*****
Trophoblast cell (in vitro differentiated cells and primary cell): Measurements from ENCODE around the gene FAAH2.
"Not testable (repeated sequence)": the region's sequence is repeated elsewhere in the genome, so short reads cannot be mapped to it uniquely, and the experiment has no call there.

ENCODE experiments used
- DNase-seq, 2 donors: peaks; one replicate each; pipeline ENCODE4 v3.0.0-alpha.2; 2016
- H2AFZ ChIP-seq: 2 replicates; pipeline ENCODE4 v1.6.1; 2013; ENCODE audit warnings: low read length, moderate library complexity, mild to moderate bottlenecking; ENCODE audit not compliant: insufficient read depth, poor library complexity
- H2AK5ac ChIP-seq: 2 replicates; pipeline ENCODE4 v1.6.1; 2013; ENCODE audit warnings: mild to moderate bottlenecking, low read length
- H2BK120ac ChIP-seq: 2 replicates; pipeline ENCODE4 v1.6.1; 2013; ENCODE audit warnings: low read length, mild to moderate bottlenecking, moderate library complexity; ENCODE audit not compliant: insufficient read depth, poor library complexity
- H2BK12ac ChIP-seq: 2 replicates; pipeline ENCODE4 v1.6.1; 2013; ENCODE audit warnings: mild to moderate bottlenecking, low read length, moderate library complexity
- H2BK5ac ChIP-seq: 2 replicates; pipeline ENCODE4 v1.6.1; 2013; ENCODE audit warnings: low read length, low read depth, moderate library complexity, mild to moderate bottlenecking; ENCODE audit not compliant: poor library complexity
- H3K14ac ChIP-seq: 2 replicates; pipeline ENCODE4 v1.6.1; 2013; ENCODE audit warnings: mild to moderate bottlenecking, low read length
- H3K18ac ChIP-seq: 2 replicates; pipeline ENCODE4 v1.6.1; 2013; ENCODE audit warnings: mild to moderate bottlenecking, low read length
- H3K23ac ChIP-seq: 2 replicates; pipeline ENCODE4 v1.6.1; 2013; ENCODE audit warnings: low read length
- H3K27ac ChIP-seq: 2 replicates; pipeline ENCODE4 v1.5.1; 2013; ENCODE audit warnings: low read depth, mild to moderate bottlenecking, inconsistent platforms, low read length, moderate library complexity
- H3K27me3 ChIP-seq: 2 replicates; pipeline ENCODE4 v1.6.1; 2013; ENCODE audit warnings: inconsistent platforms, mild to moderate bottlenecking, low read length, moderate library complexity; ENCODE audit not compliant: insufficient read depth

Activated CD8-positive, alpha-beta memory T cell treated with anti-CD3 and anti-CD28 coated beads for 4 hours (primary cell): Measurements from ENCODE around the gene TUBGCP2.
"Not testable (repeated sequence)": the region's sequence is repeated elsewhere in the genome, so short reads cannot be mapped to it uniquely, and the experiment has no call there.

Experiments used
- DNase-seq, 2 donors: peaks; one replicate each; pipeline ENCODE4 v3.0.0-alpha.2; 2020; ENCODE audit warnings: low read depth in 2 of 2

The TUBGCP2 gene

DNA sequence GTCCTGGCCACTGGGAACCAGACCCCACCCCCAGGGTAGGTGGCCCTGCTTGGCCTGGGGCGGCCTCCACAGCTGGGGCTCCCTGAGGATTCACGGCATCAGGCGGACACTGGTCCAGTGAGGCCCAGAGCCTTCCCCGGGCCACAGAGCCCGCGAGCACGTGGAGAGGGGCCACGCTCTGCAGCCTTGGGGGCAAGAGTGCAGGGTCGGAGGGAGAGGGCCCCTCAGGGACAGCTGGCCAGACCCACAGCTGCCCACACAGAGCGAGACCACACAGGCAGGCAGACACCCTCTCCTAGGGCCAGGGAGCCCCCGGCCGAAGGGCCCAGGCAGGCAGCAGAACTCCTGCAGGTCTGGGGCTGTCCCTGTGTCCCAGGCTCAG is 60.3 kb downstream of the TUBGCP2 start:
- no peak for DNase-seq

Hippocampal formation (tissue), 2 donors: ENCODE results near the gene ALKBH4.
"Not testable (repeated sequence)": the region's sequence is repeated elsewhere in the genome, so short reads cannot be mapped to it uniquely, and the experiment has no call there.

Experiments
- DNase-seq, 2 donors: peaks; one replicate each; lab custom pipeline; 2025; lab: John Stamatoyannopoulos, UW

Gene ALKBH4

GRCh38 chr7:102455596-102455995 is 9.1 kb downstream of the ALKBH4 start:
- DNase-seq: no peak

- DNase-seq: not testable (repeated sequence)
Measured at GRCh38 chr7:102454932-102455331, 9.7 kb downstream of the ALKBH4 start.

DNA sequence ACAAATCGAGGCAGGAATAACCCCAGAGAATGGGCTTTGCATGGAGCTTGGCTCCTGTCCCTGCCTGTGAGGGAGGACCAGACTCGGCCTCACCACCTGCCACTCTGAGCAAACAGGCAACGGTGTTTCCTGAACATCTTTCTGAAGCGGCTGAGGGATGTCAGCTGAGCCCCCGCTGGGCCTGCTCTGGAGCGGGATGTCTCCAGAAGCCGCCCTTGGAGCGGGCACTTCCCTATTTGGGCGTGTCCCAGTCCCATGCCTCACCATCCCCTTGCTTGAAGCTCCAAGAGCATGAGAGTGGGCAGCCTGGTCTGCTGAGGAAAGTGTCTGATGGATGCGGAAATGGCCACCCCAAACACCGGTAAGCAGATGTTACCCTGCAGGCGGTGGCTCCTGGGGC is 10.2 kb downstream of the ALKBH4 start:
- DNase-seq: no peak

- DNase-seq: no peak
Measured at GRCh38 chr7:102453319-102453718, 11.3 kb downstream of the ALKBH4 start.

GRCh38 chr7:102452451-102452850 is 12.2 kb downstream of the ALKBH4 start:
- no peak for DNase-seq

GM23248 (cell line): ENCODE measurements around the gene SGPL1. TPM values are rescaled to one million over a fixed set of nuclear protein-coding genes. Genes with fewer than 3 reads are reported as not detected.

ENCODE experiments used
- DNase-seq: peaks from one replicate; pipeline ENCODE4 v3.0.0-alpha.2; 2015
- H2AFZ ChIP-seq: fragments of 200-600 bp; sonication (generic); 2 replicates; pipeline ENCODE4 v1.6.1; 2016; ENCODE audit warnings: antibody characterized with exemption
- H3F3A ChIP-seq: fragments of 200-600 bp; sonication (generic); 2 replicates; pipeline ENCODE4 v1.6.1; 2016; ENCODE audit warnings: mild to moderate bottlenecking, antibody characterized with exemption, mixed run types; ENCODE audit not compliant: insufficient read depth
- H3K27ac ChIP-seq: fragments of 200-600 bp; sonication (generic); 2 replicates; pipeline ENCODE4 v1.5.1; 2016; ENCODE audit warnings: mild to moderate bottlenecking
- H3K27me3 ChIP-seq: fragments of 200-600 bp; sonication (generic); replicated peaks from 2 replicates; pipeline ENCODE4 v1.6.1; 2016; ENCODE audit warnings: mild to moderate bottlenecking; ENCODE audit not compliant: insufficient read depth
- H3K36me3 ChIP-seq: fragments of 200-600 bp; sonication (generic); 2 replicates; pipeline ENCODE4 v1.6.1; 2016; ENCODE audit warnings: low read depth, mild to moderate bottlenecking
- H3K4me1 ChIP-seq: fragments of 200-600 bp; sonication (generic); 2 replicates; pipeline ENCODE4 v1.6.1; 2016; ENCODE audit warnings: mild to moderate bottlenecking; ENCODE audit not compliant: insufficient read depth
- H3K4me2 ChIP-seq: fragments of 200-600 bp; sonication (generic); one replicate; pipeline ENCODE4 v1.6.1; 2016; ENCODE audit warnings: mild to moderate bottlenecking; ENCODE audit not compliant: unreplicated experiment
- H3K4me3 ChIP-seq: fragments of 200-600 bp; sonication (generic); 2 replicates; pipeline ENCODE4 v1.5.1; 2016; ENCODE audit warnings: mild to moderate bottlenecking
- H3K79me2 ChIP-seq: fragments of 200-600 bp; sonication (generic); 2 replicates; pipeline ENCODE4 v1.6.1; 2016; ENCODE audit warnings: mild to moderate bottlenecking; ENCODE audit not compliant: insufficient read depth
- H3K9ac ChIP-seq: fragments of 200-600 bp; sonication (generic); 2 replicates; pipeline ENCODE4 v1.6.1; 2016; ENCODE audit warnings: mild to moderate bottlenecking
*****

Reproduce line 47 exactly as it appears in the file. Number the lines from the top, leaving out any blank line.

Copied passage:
- H3K4me3 ChIP-seq: fragments of 200-600 bp; sonication (generic); 2 replicates; pipeline ENCODE4 v1.5.1; 2016; ENCODE audit warnings: mild to moderate bottlenecking